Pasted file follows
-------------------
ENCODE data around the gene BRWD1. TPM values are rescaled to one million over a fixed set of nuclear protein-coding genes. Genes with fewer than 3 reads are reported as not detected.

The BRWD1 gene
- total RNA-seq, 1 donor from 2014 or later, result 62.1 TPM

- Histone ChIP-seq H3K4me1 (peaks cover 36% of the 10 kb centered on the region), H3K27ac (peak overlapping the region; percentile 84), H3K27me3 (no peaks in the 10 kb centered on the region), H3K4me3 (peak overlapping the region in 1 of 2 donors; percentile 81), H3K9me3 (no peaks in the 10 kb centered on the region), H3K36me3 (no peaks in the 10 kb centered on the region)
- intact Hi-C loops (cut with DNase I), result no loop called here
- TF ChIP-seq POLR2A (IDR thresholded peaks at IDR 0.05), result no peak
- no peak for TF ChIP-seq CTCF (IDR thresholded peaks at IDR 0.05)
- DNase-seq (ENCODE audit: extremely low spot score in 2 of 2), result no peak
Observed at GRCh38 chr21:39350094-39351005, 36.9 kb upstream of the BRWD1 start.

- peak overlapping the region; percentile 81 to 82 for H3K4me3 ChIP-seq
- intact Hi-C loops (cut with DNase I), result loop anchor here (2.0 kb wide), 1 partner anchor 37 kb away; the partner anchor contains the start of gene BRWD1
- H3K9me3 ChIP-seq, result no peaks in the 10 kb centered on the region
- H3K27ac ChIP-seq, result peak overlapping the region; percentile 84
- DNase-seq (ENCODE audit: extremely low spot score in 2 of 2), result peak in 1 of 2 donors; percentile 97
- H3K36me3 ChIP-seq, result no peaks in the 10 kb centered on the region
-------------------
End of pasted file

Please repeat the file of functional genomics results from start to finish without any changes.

ENCODE data around the gene BRWD1. TPM values are rescaled to one million over a fixed set of nuclear protein-coding genes. Genes with fewer than 3 reads are reported as not detected.

The BRWD1 gene
- total RNA-seq, 1 donor from 2014 or later, result 62.1 TPM

- Histone ChIP-seq H3K4me1 (peaks cover 36% of the 10 kb centered on the region), H3K27ac (peak overlapping the region; percentile 84), H3K27me3 (no peaks in the 10 kb centered on the region), H3K4me3 (peak overlapping the region in 1 of 2 donors; percentile 81), H3K9me3 (no peaks in the 10 kb centered on the region), H3K36me3 (no peaks in the 10 kb centered on the region)
- intact Hi-C loops (cut with DNase I), result no loop called here
- TF ChIP-seq POLR2A (IDR thresholded peaks at IDR 0.05), result no peak
- no peak for TF ChIP-seq CTCF (IDR thresholded peaks at IDR 0.05)
- DNase-seq (ENCODE audit: extremely low spot score in 2 of 2), result no peak
Observed at GRCh38 chr21:39350094-39351005, 36.9 kb upstream of the BRWD1 start.

- peak overlapping the region; percentile 81 to 82 for H3K4me3 ChIP-seq
- intact Hi-C loops (cut with DNase I), result loop anchor here (2.0 kb wide), 1 partner anchor 37 kb away; the partner anchor contains the start of gene BRWD1
- H3K9me3 ChIP-seq, result no peaks in the 10 kb centered on the region
- H3K27ac ChIP-seq, result peak overlapping the region; percentile 84
- DNase-seq (ENCODE audit: extremely low spot score in 2 of 2), result peak in 1 of 2 donors; percentile 97
- H3K36me3 ChIP-seq, result no peaks in the 10 kb centered on the region